post #628 of 762
Quote:
Originally Posted by Lihu View Post
 


I think what is needed is a video replication of what we think Tiger could have seen from the TOP of the ball, while we have an ant's view.

 

Hard for me to understand why it is so obvious that Tiger saw it move. Could he have seen it drop by a millimeter or so under those lighting conditions? It could look like it didn't move or possibly oscillated? I am experimenting with this at my desk as I am writing this. It's not that easy to see that much motion.

 

We would need to replicate the lighting conditions, the cameras they use could also improve the contrast with low light. Low light in this case could be in the 500Lux range, but the region outside the shade is probably close to 20,000Lux (sunlight conditions). Your pupils adjust to the brighter lighting condition, so things will appear much darker in these shade conditions than they would under the same lighting conditions in an office environment.

Sorry, Lihu ... but I threw you for a loop on that one.  I wasn't talking about the BMW, I was talking about the Players. ;)

 

But to answer your question in regards to the BMW, from my own personal point of view ...  It's not about whether or not he could have seen it move from his point of view.  I totally, 100%, unequivocally, believe him when he says that he didn't see it move from his point of view.  But what I would have liked him to stipulate was that he couldn't possibly know that it DIDN'T move in a direction that was not visible to his eye from his angle.  Ideally he would have done that immediately ... called over a RO or playing partner, and just admit that he thought it oscillated but he couldn't possibly be 100% sure.  Or, at the very least, at some point since.  Maybe not right when shown the video, because he was understandably pissed at having fallen so far in the tournament he was trying to win, but at least at some point since then.  Has he ever come out and admitted that he was wrong there and that the RO's were right?

post #629 of 762
Quote:
Originally Posted by Lihu View Post
 
Quote:
Originally Posted by Golfingdad View Post
 

I don't think that's right.  I think it was a case of the announcers quickly jumping to a conclusion based on a goofy camera angle, and then it snow-balled from there.


I think what is needed is a video replication of what we think Tiger could have seen from the TOP of the ball, while we have an ant's view.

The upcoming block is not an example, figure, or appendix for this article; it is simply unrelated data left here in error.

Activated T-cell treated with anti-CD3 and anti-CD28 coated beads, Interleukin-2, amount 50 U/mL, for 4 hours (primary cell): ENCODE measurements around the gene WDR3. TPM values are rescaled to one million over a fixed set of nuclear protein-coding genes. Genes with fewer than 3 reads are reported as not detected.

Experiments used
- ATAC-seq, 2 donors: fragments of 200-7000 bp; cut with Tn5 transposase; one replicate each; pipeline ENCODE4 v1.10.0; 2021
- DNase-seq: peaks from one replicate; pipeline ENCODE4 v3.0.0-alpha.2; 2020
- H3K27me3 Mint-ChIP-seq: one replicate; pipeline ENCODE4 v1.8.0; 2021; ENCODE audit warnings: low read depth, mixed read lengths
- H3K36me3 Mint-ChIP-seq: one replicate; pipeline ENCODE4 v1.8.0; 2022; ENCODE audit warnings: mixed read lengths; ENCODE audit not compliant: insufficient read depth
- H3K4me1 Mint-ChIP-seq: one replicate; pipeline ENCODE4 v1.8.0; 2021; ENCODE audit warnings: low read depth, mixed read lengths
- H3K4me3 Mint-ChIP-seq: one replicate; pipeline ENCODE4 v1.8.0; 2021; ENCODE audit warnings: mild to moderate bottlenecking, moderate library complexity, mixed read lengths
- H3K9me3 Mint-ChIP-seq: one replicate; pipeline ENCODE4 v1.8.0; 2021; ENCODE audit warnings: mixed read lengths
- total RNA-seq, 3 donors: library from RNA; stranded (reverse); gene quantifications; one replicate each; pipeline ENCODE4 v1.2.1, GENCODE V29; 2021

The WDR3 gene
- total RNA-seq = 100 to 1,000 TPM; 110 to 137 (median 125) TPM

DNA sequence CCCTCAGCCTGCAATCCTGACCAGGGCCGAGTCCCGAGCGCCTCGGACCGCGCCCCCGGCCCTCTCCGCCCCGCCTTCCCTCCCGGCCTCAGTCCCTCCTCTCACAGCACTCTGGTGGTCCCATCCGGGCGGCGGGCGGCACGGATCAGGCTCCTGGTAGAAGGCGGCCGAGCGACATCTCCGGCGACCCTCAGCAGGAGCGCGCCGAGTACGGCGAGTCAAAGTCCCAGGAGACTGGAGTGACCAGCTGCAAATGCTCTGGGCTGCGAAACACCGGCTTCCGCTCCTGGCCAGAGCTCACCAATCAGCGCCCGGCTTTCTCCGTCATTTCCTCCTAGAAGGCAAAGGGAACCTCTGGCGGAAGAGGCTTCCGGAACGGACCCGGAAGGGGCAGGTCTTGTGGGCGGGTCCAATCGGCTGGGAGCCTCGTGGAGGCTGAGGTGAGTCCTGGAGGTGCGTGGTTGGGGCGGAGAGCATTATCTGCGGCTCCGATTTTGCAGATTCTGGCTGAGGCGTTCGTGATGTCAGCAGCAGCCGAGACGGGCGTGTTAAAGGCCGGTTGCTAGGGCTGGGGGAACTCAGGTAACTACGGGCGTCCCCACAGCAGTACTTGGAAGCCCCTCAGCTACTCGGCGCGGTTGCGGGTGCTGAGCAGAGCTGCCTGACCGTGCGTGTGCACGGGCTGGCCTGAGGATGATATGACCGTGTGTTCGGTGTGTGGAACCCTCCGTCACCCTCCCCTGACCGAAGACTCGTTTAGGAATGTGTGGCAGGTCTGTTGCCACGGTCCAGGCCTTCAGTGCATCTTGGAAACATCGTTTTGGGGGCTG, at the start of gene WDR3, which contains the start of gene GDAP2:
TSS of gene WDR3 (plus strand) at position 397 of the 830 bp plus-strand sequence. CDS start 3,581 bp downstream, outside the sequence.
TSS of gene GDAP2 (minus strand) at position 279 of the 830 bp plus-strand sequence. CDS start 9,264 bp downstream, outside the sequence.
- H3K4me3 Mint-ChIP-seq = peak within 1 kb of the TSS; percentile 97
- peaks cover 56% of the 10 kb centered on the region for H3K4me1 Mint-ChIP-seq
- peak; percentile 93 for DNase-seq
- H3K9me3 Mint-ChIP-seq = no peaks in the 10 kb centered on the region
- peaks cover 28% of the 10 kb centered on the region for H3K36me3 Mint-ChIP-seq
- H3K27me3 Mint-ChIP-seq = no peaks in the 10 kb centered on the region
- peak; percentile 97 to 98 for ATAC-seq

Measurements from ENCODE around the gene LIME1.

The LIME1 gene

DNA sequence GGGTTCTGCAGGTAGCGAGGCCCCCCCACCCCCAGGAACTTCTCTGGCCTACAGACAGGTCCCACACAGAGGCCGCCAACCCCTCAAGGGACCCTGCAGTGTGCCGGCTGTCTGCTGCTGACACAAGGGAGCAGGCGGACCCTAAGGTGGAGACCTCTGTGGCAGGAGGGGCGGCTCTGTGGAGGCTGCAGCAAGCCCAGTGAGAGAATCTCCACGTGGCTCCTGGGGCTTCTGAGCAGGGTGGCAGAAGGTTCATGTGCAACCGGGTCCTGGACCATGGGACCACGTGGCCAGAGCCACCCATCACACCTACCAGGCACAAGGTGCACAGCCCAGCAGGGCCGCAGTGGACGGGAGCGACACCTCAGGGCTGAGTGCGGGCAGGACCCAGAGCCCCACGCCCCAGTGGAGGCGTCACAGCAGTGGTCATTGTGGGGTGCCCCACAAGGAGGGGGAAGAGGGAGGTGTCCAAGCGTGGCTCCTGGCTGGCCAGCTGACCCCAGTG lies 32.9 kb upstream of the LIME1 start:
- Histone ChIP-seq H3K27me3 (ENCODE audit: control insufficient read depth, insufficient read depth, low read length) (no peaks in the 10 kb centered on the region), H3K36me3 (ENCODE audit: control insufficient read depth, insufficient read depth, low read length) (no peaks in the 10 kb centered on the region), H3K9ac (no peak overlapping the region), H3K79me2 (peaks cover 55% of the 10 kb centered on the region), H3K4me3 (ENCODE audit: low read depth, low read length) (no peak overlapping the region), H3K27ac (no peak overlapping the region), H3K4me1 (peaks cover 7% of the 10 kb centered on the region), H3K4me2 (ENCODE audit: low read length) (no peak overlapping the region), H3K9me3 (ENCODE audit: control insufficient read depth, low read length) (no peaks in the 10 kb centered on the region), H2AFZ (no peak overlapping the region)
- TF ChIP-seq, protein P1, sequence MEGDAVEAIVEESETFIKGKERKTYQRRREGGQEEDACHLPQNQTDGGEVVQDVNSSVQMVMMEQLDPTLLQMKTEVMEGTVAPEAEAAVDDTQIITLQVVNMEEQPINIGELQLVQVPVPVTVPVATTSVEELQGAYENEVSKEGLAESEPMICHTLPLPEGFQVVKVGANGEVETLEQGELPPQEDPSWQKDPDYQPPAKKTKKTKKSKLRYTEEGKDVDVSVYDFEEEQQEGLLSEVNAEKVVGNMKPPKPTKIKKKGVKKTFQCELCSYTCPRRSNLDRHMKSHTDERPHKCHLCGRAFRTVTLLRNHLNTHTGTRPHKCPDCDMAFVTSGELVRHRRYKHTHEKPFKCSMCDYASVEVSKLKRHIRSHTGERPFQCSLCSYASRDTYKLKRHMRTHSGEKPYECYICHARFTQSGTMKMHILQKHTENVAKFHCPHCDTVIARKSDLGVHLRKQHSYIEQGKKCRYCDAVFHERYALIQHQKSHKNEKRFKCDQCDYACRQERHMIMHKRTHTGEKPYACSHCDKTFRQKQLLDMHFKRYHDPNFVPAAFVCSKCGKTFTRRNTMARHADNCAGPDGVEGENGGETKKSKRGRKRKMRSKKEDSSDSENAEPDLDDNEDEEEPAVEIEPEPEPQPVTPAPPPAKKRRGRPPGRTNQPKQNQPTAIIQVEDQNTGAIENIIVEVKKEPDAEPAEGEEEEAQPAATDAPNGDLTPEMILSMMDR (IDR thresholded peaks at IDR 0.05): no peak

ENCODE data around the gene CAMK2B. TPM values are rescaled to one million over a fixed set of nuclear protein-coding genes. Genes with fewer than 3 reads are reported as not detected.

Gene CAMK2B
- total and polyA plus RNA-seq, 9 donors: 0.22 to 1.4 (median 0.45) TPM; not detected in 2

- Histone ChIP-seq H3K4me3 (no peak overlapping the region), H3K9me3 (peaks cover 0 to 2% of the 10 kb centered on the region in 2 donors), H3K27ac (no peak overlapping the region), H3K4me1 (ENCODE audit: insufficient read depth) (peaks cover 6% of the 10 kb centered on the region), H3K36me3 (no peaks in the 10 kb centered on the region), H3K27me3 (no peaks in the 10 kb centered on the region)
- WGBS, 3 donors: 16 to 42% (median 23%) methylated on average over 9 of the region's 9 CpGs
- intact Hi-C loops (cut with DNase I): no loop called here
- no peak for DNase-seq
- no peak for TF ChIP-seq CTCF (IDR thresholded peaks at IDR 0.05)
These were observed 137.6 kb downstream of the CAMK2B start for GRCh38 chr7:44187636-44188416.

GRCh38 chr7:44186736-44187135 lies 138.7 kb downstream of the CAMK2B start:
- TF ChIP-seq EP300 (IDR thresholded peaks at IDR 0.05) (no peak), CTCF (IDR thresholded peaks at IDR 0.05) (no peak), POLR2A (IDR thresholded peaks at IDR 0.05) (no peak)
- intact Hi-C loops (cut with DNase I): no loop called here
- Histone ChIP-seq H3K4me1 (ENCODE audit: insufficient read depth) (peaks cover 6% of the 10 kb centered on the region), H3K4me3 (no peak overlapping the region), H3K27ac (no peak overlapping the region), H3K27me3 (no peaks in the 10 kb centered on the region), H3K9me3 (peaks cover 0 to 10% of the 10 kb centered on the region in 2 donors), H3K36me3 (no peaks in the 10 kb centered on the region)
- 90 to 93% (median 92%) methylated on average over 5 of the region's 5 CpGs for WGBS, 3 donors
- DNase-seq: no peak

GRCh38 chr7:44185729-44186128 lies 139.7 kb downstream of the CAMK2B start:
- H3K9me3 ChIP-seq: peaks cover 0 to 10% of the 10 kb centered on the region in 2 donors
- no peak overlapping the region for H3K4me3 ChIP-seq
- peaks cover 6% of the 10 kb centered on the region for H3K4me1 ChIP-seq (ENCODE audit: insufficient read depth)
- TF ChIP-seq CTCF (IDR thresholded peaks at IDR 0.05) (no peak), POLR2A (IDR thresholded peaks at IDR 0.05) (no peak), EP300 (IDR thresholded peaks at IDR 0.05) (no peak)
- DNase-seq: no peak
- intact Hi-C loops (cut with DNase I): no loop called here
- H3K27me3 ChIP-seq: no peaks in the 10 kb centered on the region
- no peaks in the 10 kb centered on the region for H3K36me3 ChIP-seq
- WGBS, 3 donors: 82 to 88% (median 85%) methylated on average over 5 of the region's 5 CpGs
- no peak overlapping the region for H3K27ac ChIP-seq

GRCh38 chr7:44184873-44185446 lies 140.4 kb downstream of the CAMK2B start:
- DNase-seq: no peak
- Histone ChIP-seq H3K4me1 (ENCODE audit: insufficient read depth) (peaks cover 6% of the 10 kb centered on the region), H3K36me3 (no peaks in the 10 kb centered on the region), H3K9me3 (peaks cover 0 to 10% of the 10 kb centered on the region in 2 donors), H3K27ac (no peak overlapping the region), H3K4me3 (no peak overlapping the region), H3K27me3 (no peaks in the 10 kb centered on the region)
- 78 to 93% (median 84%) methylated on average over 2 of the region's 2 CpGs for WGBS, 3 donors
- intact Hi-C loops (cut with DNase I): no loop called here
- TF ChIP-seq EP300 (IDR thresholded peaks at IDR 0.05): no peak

Hard for me to understand why it is so obvious that Tiger saw it move. Could he have seen it drop by a millimeter or so under those lighting conditions? It could look like it didn't move or possibly oscillated? I am experimenting with this at my desk as I am writing this. It's not that easy to see that much motion.

 

We would need to replicate the lighting conditions, the cameras they use could also improve the contrast with low light. Low light in this case could be in the 500Lux range, but the region outside the shade is probably close to 20,000Lux (sunlight conditions). Your pupils adjust to the brighter lighting condition, so things will appear much darker in these shade conditions than they would under the same lighting conditions in an office environment.

 

The anti-Tigers will always say that he couldn't help but see the ball move.  

 

The pro-Tigers will say it never moved at all.  

 

The sensible observers with any sort of good judgement (which includes most of us) will say yes the ball moved, but it probably was not apparent to Tiger in the heat of battle.  He should have called in an official after he saw the ball wiggle and this discussion would not be happening.  He shouldn't have gone off on the official when the penalty was assessed against him.  This is how I see it and how most sensible people see it.

post #630 of 762

Golfingdad and fourputt - I hear what you're saying about consulting with a RO, but in the BMW situation, what can Tiger possibly say? The RO can only ask Tiger, do you think your ball moved or not? If the answer's no - then there's nothing to talk about. If the answer's yes, then there's a penalty and a replace. I don't think Tiger can hedge his bets by saying "I don't THINK it moved, but if video evidence turns up that proves me wrong, then at least I've flagged it." The whole "call-ins" issue is designed to take us away from that sort of scenario, and let decisions be made on the ground.

 

There's no way for Tiger to subcontract the original factual question of whether the ball moved, in the same way as he can (legitimately) where there's a question of how a rule should be interpreted.